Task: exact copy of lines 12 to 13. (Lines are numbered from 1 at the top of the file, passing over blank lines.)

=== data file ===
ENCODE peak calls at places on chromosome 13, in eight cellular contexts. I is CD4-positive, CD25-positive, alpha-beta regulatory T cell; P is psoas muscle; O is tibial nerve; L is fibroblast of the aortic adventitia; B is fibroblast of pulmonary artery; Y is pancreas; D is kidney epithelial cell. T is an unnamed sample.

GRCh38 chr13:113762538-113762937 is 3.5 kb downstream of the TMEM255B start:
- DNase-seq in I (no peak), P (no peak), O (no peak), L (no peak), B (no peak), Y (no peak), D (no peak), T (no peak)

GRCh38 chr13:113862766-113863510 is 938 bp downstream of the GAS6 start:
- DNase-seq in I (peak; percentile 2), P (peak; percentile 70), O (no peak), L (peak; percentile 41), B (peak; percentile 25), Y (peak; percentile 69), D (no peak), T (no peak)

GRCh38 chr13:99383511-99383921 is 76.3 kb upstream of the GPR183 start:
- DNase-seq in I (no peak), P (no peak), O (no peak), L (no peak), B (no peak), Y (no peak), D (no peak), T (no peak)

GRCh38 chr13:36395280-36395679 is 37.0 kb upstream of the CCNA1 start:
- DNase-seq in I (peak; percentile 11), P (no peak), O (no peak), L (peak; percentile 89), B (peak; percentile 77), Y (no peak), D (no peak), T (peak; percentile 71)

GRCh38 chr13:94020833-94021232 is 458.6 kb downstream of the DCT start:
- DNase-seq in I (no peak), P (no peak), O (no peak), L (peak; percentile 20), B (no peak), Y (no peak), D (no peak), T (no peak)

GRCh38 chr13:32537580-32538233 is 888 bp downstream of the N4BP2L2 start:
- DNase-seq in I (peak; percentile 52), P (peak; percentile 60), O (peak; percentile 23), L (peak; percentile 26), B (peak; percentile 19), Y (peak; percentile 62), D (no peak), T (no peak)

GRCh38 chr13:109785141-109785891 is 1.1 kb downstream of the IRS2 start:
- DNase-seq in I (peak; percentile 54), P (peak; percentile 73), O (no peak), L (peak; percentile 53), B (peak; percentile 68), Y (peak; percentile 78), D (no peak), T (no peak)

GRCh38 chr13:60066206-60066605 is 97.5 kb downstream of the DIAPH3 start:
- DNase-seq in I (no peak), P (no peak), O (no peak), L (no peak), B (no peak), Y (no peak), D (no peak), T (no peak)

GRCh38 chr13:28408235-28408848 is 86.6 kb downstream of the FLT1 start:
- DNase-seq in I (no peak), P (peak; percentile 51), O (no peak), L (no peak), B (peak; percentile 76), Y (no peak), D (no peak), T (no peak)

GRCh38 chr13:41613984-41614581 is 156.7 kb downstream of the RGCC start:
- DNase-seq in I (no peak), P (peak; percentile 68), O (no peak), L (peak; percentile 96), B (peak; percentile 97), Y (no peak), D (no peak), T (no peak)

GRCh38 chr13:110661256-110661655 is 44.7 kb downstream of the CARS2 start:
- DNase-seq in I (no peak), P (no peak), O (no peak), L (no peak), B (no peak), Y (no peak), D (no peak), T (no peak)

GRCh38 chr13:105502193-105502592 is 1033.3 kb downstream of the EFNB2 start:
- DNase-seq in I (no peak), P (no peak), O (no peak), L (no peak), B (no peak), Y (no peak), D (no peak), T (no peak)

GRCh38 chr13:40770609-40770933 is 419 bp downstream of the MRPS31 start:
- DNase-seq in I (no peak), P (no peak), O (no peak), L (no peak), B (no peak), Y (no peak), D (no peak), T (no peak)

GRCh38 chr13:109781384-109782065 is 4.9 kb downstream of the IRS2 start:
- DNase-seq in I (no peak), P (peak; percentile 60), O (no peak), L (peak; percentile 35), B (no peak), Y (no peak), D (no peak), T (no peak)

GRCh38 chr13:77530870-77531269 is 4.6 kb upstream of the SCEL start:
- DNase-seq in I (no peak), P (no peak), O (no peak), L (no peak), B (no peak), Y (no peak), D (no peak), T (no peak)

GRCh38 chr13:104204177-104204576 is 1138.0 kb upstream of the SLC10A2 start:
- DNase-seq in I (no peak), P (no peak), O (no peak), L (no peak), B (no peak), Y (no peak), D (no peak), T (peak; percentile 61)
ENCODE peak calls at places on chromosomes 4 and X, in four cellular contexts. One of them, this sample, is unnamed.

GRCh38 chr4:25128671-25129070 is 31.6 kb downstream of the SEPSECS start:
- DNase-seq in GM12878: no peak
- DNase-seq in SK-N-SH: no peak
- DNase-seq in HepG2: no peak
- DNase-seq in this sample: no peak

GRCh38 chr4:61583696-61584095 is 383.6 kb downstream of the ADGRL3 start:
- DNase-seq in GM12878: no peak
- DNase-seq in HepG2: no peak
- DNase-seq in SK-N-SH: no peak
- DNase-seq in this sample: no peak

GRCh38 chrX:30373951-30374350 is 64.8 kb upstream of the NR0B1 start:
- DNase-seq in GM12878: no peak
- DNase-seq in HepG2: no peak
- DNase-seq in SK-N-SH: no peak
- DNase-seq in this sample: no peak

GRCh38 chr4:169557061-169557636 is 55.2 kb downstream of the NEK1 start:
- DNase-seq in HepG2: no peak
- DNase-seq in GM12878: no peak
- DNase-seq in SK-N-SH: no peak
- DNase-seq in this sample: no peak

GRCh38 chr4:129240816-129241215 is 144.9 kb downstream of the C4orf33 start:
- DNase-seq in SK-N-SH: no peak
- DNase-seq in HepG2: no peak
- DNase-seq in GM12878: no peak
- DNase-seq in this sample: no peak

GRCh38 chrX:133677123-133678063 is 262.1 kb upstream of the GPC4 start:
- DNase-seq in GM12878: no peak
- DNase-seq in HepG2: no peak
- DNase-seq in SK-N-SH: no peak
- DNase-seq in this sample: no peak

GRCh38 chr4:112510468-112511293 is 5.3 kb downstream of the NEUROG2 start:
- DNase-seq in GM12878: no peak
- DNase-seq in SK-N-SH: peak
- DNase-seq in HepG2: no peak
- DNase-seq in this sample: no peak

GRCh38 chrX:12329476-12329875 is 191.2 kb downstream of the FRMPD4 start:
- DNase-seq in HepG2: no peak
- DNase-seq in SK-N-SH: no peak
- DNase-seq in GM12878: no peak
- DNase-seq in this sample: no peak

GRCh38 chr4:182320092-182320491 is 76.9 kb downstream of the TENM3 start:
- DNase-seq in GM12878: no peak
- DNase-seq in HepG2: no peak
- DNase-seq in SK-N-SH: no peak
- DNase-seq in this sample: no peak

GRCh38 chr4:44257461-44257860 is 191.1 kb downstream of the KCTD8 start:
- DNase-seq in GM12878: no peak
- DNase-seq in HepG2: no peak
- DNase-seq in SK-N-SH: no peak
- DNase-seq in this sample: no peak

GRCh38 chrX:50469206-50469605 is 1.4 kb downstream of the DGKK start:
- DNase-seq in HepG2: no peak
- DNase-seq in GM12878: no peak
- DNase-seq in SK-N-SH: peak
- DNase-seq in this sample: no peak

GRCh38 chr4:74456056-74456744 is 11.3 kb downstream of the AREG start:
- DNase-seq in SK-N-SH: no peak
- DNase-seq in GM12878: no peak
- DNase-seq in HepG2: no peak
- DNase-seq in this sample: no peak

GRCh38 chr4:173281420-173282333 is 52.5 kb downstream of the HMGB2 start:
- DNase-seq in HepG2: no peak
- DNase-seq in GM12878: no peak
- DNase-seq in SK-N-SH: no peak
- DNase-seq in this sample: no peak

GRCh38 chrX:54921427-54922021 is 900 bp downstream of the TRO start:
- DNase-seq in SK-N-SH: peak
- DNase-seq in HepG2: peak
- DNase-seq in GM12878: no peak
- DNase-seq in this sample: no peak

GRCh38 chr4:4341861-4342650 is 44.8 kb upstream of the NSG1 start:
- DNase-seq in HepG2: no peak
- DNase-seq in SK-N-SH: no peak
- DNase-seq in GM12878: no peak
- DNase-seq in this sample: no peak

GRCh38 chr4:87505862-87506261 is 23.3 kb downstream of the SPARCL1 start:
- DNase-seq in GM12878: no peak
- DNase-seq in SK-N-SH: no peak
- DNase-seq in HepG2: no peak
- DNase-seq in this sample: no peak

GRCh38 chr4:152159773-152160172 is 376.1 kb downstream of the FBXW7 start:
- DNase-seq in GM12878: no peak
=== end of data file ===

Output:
GRCh38 chr13:32537580-32538233 is 888 bp downstream of the N4BP2L2 start:
- DNase-seq in I (peak; percentile 52), P (peak; percentile 60), O (peak; percentile 23), L (peak; percentile 26), B (peak; percentile 19), Y (peak; percentile 62), D (no peak), T (no peak)